NewsHub 22 September 2020
Our additional comment:“Employees in his sector drive large machinery on and off roads in dangerous places, and the idea of someone driving while impaired from cannabis is simply frightening, said chief executive of Rural Contractors Association Roger Parton.”
Legalising of recreational cannabis could increase health and safety risks for the primary sector, say wary employers.
The sector already has one of the highest workplace accident and death rates in the country, and leaders say it could be another risk if the referendum gets support on October 17.
Chris Lewis from Federated Farmers said while the organisation doesn’t have a stance on the referendum it does have concerns about the health and safety implications if the bill is passed into law.
He said farming already has a high accident rate around livestock and machinery, and workers need to be aware of what is around them without being impaired.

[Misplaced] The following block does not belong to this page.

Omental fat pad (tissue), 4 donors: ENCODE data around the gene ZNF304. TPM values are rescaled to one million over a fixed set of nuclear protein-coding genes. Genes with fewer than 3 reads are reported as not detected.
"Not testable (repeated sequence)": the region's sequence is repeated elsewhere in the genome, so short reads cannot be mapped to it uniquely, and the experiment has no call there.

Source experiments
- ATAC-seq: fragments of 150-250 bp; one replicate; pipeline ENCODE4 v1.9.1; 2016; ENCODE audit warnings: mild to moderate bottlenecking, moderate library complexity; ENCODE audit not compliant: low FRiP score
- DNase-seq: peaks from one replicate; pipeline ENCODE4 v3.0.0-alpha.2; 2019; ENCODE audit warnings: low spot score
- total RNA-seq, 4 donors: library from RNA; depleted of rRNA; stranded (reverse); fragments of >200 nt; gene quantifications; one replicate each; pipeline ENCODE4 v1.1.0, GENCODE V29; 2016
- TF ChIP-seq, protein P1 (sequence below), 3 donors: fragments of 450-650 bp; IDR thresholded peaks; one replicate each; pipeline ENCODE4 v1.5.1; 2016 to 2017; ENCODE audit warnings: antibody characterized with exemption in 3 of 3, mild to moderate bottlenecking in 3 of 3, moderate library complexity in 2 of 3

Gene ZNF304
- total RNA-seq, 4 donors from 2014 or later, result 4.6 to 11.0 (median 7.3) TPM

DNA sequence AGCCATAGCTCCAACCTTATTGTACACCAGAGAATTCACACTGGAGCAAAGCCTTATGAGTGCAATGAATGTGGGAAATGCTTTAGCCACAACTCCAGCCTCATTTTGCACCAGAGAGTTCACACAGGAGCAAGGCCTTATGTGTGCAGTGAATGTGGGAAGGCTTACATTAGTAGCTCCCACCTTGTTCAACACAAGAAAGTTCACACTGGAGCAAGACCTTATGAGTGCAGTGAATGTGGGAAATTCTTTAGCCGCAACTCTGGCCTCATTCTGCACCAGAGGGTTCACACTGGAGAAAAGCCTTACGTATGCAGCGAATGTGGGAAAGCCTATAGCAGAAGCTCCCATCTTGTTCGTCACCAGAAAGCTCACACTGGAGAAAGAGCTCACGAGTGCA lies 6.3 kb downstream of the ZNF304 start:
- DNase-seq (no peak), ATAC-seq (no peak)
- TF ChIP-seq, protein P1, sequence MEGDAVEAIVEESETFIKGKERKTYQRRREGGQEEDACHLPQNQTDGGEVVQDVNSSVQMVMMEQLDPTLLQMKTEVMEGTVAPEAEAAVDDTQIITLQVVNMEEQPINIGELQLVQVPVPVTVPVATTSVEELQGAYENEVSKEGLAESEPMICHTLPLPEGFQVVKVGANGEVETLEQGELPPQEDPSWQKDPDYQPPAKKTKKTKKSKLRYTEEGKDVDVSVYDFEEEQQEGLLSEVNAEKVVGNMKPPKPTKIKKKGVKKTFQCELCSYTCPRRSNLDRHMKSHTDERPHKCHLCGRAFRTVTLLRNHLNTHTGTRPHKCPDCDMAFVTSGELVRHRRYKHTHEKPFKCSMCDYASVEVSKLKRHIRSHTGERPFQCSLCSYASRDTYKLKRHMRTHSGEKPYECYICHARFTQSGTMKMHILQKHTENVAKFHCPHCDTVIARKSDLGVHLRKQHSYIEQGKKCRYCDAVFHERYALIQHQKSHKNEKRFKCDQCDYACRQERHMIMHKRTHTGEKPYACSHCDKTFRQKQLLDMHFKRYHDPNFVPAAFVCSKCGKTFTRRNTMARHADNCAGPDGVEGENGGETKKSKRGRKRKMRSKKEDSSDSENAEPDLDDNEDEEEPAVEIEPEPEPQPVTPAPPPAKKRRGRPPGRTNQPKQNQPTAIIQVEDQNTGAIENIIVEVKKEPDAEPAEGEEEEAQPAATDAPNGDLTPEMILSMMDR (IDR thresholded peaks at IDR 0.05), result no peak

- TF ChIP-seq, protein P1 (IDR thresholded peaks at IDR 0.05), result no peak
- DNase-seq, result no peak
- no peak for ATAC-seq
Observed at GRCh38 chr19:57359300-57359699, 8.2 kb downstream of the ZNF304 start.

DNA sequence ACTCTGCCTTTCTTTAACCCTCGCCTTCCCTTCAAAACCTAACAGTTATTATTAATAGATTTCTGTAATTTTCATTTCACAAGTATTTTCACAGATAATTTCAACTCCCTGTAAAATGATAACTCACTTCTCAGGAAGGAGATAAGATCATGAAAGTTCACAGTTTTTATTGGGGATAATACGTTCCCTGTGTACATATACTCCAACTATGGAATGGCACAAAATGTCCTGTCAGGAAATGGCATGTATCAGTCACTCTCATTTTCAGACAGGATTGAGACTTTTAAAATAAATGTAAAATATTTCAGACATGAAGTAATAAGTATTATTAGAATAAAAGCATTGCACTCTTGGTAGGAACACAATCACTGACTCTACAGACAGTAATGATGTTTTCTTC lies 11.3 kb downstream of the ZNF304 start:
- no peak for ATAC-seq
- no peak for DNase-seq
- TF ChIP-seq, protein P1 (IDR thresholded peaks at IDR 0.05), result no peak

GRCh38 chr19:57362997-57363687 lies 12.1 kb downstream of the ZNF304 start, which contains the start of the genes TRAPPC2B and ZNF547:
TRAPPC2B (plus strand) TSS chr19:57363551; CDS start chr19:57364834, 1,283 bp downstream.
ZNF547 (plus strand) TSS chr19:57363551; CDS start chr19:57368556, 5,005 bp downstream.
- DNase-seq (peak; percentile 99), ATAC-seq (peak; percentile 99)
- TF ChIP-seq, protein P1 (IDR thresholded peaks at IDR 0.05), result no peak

“One of those things is you have to be sober and have no drugs in your system,” Lewis said.
“You could cause injury to yourself, injury to animals and injury to your workmates.
“Farmers, alongside the rest of the country take health and safety very seriously, so if this does pass we would like to see the government not make it a hard task to get rid of it out of the workplace.”
According to WorkSafe New Zealand’s data centre, 23 people died in a workplace death in the agricultural sector between July 2019 and June 2020; and over 2000 people required more than one week off work due to an injury between January 2019 and December 2019.
The most common accidents causing injury involved vehicles.
READ MORE: https://www.newshub.co.nz/home/rural/2020/09/cannabis-referendum-primary-sector-wary-of-health-and-safety-in-workplace-if-cannabis-legalised.html